Nataliia, Radmyla, Nicole and Mikhtat Yahiaiev outside their home in Raharney.

'Everything here is good and people are very kind'

He has gone from being one of the most respected and successful trainers in Ukraine to a stablehand in Ireland, but a grateful Mikhtat Yahiaiev says being around horses helps take his mind off the events of the last year and the destruction wreaked on his home city of Mariupol by the invading Russian army.

In his homeland, Mikhtat was one of the key members of staff at the Millennium Konnyj Zavod stud farm, one of the largest in the country and one that sent animals across the world for breeding, including to Ireland and UK.

A successful jockey for 25 years before he made the transition to champion trainer, today Mikhtat and his son Arthur, who followed his father into the equine world, are working at Gordon Elliot’s stud farm in Longwood, a relatively short drive from their home in Raharney.

Mikhtat, his wife Nataliia, Arthur, daughter Radmyla and Arthur’s wife Margarita fled their home on May 1 last year, more than two months after the Russian siege of the strategically important Mariupol began.

It’s been estimated that during the siege, which started on February 24 and end of May, when the invading forces gained control, at least 95 per cent of the buildings and infrastructure in the once thriving coastal city were destroyed.

With Radmyla and Margarita both pregnant with their first children and the battle for the city intensifying, the Yahiaievs were left with little option but to leave what before the conflict was their middle class life and join the tens of thousands of Mariupol residents that fled the daily bombardments.

Speaking through an interpreter, they say they chose to come to Ireland and Westmeath in particular, due to the positive reports they had received from a family friend who has lived locally for two decades.

“Our friend advised us that Ireland would be a good place. The people are nice. The atmosphere is good and we would get support.”

The family spent the first three months at the Maple Court complex in Castlepollard along with around 60 other refugees, most of who were from the Mariupol region.

A day before Margarita gave birth to her son Daniel on August 13, the extended family left their comfortable, but cramped shared rooms in Maple Court and moved into their current home, a farmhouse near Raharney, owned by the Coyne family. A little over two months later, Radmyla and her husband, also called Arthur, welcomed Nicole “our Irish baby” into the world. Arthur remained in Mariupol when the family left last May and came to Ireland for his daughter’s birth.

The owner of a shop, he subsequently returned to the now occupied territory as he has number of elderly relatives, who, like many of their countrymen and women of the same generation, do not have the energy or desire to leave their home country.

For now, the young family make do with regular video calls and while it is undoubtedly hard, Arthur is relieved that his wife and daughter are safe in their new home in Ireland.

Mikhtat and Arthur got their jobs at Elliot’s stud around eight months ago through one of the volunteers who taught English at Maple Court.

It could be seen as a significant drop in status for both men given their successful careers as trainers and jockeys in Ukraine, but they enjoy being back in a world that have been such a huge part of their life for so long.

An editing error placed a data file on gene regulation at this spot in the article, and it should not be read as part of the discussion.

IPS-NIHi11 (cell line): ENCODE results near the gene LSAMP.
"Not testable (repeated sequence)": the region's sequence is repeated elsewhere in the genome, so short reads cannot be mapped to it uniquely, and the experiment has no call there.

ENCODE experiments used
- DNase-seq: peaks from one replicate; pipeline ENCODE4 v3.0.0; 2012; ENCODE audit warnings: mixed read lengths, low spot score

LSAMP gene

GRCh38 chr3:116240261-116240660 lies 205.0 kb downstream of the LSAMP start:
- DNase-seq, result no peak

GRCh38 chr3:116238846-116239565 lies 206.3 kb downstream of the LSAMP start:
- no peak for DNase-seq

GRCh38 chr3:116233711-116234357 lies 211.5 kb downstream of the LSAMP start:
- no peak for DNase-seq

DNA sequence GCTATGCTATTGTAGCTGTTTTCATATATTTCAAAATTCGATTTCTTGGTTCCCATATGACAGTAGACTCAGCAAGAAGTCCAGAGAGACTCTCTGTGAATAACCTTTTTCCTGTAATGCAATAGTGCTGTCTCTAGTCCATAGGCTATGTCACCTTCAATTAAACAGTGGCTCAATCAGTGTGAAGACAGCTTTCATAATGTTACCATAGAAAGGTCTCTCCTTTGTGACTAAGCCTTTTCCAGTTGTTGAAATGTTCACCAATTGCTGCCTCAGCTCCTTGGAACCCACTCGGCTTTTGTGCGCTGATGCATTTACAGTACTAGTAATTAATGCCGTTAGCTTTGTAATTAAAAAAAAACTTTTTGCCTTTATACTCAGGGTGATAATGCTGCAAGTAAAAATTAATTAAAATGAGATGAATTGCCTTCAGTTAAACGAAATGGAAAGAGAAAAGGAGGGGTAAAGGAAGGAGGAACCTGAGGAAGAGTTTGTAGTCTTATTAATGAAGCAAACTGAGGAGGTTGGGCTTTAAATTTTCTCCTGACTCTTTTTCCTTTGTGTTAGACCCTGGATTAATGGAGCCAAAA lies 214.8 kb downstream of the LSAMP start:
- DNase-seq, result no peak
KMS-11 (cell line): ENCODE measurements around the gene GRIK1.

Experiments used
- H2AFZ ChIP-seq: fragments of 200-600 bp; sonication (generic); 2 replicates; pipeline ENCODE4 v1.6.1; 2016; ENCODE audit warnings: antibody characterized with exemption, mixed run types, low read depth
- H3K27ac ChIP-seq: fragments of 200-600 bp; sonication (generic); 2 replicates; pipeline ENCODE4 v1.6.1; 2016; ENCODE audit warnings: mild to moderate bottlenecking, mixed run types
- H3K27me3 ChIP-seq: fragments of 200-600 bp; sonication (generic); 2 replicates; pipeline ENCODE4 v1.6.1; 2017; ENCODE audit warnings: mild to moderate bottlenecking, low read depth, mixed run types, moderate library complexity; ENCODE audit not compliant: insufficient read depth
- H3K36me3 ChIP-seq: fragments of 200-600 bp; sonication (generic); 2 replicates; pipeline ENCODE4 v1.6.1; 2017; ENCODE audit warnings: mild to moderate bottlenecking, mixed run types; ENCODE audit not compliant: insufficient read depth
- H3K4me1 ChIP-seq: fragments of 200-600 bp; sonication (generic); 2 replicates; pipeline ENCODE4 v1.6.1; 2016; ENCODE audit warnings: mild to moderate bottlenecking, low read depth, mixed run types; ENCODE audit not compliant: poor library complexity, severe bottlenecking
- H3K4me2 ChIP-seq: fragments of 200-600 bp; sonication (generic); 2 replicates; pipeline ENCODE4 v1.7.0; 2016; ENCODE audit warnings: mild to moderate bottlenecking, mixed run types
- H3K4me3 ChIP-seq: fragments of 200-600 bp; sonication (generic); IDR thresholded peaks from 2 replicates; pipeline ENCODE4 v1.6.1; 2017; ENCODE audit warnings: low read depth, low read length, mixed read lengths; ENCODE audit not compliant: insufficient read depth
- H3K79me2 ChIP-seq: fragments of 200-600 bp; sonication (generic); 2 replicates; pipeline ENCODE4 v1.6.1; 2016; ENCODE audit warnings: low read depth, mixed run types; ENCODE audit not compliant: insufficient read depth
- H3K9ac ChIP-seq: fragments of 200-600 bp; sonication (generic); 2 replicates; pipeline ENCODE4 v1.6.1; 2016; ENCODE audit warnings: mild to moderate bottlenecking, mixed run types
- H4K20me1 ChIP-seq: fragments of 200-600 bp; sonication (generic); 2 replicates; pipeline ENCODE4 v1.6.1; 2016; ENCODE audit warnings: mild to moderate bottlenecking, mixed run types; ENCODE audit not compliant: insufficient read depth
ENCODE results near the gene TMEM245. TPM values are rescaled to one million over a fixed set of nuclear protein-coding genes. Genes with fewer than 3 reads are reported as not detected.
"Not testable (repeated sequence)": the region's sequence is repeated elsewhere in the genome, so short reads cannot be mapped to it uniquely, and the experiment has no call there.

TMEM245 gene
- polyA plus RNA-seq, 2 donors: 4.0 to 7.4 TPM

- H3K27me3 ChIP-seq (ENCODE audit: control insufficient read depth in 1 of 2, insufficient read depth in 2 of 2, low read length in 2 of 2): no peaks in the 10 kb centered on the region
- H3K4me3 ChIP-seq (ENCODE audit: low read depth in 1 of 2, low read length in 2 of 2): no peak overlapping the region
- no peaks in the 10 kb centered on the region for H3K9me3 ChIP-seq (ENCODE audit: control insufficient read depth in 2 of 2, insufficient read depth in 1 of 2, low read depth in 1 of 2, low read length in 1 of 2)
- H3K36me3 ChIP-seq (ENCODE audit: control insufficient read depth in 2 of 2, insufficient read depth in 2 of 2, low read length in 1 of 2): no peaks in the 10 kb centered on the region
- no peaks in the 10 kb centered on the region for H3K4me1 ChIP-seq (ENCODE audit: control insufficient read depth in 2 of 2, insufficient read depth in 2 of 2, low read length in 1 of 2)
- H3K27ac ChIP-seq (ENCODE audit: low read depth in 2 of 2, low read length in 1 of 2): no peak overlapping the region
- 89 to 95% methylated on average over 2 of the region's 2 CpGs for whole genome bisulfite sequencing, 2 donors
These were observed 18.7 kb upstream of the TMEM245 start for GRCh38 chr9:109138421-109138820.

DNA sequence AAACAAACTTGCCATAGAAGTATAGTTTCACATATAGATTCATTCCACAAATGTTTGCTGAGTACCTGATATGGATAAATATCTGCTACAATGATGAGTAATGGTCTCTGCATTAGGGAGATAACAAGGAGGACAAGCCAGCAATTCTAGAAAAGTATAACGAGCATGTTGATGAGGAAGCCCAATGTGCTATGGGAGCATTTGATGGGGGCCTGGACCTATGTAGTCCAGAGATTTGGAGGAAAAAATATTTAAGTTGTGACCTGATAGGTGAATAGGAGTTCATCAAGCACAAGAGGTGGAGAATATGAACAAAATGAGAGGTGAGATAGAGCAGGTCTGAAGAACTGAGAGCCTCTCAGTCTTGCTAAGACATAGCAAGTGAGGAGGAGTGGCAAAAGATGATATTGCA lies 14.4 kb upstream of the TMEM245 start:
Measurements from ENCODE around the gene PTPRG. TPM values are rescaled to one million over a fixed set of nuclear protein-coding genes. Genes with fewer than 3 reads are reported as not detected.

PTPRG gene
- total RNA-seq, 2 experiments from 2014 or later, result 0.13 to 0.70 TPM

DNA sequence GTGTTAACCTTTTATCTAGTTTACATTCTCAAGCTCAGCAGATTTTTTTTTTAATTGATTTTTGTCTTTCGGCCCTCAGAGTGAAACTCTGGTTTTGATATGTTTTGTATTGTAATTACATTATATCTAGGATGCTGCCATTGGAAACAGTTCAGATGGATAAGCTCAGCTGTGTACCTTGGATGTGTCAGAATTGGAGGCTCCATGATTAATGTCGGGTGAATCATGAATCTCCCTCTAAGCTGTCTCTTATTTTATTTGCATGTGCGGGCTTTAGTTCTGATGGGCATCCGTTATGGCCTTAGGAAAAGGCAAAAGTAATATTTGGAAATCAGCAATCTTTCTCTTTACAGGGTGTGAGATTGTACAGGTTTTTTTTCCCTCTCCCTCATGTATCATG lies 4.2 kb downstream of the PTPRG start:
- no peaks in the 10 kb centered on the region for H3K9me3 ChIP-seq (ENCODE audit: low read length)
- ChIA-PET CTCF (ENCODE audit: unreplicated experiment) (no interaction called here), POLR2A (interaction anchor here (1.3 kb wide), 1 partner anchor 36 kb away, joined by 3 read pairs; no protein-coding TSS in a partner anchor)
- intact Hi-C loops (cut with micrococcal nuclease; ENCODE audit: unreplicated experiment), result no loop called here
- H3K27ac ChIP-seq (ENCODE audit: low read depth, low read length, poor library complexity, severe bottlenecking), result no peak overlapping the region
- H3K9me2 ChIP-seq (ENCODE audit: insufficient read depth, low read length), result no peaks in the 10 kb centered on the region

For Mikhtat, in particular, a lack of English means his interactions with his colleagues are limited, but speaking to the Westmeath Examiner when we visited their home as part of our coverage to mark the first anniversary of the Russian invasion, he said being around horses has helped keep his stress levels down and gives him something to do during the day.

“He [Gordon Elliot] is a good trainer and it’s a good team. Thanks to them I get to work in my field,” he said.

Another thing that keeps him on an even keel is holding his young two young grandchildren when he gets home in the evening. The last year has been unimaginably hard for the family, but Daniel and Nicole have brought some much need light into their world.

Radmyla is busy improving her English, while also passing on what she has learned to her parents, who, unlike, their children did not study English when they were young.

The young mother has a pharmacy degree and would eventually like to find work in her chosen field when her English is at a higher level. Until then, she plans to get a job in beauty therapy.

Like many parts of rural Ireland, internet reception at their home is patchy, but Mikhtat and Radmyla use their phones to keep up to date with what is happening in Ukraine and to stay in touch with relatives there, including Radmyla’s husband and Nataliia’s sister and cousins. For Nataliia, reading news reports about the war is too upsetting.

The family lived in the centre of Mariupol, a bustling port city that pre-war had a population of 450,000. Their family home and those of their neighbours were badly damaged during the Russian assault. Many homes were also looted when the Russians seized the city in late May. Unsure of what remains of their home and the possessions they were force to leave behind, the family are choosing to focus their energies on the here and now with an eye to the future.

Grateful for the warm welcome extended to them by Ireland and, in particular, the Coyne family, the Yahiaievs want to repay their host country by setting down roots and making a contribution.

“We see our future here. Even when the war ends, it will take a long time for Ukraine to get back to normal especially Mariupol. Everything here is very good and [people are] very kind,” Radmyla says.